Our work focuses on supporting STEM teachers on ways to integrate computational making practices in their classrooms. Computational tools offer promising opportunities to engage in rich forms of STEM, but what does this look like in classrooms?
Computation is more than just programming code. It’s about arranging rules and behaviors, seeing how those rules unfold in the things we make. When the results are not quite right, we iterate by adjusting the rules, processes, and materials used. By blending computation with making, we get a process more focused on creativity and personal expression. It opens up opportunities for playful engagement and community-building in asking and answering questions in STEM.
Computational making becomes a way to ask questions about how the world works–through the design and construction of physical artifacts.
Our goal is to bring what we call Disciplinary Computational Making Practices, or DCMPs, to STEM classrooms. DCMPs include ideas like modeling, iterating, and troubleshooting. Instead of assessing whether students have obtained specific knowledge, these practices look at how students achieve “making” goals in STEM exploration.
In two participating school districts in the greater Boston area, we are working with teachers through a three-phase professional development model. The model involves computational play, teachers and students making together, and co-designing action plans for integrating computational making practices into their teaching. With this PD model, we ask: What elements in each phase of the model contribute to teacher learning outcomes? How do high school teachers change their relationships to practices and tools in their home disciplines, or their relationships to students to see each other as part of a professional learning community? And what is the impact of computational making on students learning in STEM classrooms?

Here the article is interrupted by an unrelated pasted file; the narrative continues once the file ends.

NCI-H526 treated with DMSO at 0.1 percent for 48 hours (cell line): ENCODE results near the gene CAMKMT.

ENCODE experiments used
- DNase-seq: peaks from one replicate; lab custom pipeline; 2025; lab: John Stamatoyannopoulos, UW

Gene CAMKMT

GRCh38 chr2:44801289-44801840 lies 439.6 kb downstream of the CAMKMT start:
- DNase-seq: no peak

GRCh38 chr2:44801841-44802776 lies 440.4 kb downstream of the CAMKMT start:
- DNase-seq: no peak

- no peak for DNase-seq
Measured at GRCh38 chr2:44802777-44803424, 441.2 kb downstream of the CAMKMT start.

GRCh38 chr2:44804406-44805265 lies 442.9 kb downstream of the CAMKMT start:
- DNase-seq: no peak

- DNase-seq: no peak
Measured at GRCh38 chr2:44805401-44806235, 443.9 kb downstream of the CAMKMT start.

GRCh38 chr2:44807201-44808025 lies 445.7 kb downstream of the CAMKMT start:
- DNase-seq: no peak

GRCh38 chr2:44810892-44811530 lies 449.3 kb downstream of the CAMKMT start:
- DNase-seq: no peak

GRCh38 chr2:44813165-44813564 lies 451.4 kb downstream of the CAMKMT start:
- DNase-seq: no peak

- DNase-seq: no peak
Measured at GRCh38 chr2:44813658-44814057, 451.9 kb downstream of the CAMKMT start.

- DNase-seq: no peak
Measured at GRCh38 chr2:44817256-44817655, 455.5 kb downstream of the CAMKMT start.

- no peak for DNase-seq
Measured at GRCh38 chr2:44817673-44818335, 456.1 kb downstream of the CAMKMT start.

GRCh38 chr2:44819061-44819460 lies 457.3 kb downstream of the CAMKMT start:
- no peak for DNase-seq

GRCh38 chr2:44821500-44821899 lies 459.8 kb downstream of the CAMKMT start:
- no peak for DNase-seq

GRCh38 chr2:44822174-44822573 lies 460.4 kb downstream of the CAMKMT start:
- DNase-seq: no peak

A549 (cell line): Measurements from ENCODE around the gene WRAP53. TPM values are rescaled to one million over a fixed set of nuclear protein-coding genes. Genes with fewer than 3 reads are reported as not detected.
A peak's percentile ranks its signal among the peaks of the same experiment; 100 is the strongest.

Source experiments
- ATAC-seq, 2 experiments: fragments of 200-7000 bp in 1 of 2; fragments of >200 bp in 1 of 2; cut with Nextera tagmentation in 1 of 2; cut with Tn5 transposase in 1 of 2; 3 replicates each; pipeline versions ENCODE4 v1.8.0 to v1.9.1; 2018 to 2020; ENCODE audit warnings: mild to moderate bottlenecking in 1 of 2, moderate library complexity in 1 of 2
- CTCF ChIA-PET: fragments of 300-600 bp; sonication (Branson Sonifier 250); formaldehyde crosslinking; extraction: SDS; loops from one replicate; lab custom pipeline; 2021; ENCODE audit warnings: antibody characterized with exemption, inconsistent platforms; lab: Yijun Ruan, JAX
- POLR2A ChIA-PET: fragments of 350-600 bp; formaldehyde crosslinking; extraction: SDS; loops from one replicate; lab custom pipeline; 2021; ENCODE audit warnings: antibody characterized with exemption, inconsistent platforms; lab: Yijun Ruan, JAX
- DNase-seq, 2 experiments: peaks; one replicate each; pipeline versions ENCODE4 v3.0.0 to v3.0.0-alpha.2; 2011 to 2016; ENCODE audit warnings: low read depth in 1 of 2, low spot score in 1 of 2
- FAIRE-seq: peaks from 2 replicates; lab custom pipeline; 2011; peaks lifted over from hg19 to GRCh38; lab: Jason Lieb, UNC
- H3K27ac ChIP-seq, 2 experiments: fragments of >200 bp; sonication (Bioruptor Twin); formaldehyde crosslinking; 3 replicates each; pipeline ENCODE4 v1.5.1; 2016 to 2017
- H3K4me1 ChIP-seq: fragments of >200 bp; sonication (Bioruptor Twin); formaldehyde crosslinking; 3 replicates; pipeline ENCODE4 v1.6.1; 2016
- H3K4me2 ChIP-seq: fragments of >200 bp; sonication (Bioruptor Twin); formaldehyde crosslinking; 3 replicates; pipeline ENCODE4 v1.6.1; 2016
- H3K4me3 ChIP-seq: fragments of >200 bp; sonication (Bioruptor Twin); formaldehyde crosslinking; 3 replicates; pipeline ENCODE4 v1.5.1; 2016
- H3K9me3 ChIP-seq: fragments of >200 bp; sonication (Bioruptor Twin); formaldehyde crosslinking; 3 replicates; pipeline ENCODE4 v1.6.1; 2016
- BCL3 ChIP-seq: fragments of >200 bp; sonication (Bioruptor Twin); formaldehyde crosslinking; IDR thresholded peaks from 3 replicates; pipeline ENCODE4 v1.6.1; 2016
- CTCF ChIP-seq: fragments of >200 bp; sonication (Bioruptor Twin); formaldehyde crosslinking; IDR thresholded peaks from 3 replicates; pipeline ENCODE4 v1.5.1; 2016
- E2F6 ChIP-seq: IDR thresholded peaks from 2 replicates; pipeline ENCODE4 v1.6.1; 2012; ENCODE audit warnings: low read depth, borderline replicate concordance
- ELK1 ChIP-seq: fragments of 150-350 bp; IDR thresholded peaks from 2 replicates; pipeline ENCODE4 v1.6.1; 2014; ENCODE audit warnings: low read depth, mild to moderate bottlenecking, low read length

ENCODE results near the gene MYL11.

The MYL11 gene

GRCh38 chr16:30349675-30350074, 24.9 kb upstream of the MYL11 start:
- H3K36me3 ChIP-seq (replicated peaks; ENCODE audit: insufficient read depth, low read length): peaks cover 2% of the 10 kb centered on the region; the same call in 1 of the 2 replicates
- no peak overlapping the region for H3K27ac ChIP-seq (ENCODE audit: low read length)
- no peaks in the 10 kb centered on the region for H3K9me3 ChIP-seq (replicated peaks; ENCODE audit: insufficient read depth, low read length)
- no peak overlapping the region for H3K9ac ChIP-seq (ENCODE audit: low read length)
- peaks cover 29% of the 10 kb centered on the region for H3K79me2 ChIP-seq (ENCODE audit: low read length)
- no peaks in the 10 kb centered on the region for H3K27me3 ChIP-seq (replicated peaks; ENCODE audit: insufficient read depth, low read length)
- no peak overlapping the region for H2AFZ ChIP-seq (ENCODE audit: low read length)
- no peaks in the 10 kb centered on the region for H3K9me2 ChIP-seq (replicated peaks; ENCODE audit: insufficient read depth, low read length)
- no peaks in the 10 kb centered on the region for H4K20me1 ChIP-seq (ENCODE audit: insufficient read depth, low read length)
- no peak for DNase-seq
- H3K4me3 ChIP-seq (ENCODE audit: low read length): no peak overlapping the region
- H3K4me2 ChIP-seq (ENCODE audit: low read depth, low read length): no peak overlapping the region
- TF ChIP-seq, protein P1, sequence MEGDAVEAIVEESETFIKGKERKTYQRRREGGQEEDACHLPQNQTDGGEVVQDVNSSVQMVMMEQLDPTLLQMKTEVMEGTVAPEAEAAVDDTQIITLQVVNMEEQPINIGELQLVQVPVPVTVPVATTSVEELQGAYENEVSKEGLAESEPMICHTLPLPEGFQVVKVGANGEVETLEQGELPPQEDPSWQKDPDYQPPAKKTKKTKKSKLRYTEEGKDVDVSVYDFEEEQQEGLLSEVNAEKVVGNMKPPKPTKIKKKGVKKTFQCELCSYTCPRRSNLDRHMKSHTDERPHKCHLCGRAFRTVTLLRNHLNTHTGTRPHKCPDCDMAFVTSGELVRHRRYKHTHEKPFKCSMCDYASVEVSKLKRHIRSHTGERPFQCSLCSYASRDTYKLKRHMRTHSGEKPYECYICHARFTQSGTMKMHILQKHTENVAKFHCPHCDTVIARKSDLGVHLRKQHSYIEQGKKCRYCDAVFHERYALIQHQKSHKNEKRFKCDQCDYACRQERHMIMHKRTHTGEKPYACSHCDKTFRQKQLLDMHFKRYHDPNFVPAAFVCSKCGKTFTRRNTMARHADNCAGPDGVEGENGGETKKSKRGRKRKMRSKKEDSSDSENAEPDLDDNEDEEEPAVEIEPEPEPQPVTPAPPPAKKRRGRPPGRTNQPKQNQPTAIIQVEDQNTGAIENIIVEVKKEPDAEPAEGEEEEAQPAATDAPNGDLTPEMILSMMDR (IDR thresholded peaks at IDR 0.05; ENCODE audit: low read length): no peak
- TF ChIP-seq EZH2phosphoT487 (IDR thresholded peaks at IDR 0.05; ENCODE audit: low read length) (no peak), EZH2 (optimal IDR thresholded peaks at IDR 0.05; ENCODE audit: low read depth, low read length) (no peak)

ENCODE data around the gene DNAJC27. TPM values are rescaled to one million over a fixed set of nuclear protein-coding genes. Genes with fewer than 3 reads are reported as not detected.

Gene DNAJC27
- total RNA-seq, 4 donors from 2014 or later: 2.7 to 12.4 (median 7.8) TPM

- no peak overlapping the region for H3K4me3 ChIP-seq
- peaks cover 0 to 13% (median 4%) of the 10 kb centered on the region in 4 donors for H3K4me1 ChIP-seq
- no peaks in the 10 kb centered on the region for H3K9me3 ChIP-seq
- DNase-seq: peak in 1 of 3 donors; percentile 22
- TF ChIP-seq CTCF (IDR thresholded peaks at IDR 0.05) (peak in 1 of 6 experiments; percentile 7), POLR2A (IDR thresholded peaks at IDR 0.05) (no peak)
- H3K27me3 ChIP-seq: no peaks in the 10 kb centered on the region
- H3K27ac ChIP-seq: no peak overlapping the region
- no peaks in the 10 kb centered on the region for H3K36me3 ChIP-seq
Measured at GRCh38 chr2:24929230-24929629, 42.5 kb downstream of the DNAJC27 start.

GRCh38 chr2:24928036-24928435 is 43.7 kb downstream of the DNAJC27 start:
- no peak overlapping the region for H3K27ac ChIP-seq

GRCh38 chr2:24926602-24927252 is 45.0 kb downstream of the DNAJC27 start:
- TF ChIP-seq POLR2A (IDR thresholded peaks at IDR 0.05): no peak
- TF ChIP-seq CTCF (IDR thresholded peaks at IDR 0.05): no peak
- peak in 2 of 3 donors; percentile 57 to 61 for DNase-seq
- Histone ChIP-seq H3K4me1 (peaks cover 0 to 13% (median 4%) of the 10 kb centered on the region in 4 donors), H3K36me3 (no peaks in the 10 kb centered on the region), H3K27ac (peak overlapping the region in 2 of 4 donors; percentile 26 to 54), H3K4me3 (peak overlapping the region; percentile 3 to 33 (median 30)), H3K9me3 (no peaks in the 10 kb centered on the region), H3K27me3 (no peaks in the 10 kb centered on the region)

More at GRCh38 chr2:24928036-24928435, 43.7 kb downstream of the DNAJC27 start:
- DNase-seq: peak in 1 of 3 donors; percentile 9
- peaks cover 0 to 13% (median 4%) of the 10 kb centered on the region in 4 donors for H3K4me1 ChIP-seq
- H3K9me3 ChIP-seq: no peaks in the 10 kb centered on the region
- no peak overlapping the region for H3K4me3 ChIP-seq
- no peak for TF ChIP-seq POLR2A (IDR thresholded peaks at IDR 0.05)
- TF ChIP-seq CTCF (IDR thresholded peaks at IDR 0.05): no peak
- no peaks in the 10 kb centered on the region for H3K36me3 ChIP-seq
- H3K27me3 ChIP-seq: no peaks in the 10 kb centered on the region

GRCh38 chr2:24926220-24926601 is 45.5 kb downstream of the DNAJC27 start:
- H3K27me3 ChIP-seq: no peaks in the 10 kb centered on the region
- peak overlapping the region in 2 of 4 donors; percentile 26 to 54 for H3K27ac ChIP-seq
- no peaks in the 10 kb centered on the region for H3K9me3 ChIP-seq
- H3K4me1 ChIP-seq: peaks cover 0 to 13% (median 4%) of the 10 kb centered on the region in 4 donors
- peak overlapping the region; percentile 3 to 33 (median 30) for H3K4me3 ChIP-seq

Through playful engagement with a wide spectrum of tools and making practices, we’re working with teachers to define “computational making” for the future of STEM teaching and learning.
Phase 1: Exploration Feb to June 2018
STEM teachers do not always have experience in making, so we started with explorations of familiar craft materials. Our open ended prompts for “making” builds toward interactivity through forms of computing.
In Phase 1, teachers designed and built “something that moves” like paper automata and linkages; “something that interacts” like the operation game and a conductive maze. They have ample space and time to iterate, to model, to share their creations, and reflect on their processes and thinking, over the course of 12 weeks.
Teachers also grappled with how their experiences in making intersect with their STEM disciplines. For example, math teachers are are questioning the relationships between math in making – “do we think its better or worse, or does it matter, to use the math to make the thing, or to try to fit the math to the thing?”
Phase 2: Full-Week Workshop Summer 2018
In Phase 2, participants gained new insights on what engaged STEM learning can look like in the classroom in a week-long summer workshop. In late June 2018, we ran a full week workshop in each of the two school districts, and later in early July, ran another week at one location.
Our participating teachers and youth area were presented with a co-making challenge. We asked participants to imagine ways of enhancing public spaces by designing and building things that would draw attention to problems or issues in their communities. The theme for the week was “movement,” which could be interpreted literally, as in making things move, or figuratively, as in social movements or the movement of ideas and people. And they rose to the challenge. Teachers and youth worked together in small groups, iterating prototypes and ideas using craft tools (e.g., scissors, hot glue gun, cardstock) and transitioning to advanced makerspace technologies (e.g., laser cutters, cnc routers, 3D printers) as their vision evolved and solidified.
Our workshop design promoted collaborative problem-solving, revealing the process of struggles and incremental successes within each group project. As participants gained experience learning from their own mistakes and from others, they were positioned as resources for others with similar goals, teaching others best practices for working with new tools, softwares, or processes. This is powerful to see in action across different ages, free from traditional classroom roles.
Phase 3: Making in Classrooms September 2018
Taking inspiration from exploring the disciplinary connection in making, and the co-learning practices of Phase 2, teachers design units and lessons for their classrooms to engage students’ hands and minds in creative STEM inquiry.